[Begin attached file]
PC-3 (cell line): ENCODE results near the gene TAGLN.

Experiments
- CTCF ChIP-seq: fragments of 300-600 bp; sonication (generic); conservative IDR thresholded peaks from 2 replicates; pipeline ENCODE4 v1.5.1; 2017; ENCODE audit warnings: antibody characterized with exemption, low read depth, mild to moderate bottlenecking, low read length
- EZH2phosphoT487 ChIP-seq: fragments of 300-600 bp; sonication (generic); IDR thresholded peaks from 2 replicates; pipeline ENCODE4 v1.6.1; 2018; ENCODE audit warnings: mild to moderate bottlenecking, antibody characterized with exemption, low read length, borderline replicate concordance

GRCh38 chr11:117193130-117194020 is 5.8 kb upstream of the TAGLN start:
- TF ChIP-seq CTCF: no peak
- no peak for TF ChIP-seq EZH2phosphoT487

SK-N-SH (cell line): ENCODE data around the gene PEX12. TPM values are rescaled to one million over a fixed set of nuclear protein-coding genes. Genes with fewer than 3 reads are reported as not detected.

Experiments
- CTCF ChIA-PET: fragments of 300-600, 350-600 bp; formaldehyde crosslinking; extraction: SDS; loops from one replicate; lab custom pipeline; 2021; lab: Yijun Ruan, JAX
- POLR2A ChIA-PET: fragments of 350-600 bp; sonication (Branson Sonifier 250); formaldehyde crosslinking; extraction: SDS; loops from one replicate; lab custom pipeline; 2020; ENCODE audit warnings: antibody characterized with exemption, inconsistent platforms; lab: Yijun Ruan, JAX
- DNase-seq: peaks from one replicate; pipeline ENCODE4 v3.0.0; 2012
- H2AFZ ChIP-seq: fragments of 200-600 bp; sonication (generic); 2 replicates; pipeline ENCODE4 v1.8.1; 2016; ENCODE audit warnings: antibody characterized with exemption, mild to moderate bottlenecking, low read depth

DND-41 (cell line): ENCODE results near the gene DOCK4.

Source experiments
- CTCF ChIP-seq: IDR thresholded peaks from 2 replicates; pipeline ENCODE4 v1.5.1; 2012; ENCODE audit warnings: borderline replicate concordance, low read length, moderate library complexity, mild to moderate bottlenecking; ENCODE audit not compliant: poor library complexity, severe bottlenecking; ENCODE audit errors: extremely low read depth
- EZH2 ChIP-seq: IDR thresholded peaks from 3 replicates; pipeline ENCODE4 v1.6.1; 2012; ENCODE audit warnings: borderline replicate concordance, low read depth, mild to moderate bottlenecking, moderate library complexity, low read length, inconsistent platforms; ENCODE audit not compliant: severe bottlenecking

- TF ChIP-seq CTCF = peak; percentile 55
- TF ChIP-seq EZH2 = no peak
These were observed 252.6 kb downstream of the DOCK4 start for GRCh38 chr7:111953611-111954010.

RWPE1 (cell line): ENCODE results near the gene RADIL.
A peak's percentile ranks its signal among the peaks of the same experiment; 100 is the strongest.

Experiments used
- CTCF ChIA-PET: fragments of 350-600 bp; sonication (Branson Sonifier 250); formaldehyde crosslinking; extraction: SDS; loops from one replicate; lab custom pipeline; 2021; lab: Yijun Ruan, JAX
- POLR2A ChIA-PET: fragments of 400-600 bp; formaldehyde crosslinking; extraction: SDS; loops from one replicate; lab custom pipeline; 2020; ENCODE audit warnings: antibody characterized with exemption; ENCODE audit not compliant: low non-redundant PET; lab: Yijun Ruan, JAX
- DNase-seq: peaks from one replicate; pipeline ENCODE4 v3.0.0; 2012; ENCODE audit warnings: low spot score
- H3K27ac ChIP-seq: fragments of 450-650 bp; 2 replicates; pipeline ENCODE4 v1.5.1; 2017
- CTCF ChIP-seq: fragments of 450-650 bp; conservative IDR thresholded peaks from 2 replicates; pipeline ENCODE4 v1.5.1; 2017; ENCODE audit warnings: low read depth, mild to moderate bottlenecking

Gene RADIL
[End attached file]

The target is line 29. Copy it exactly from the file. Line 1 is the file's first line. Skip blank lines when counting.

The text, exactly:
Gene RADIL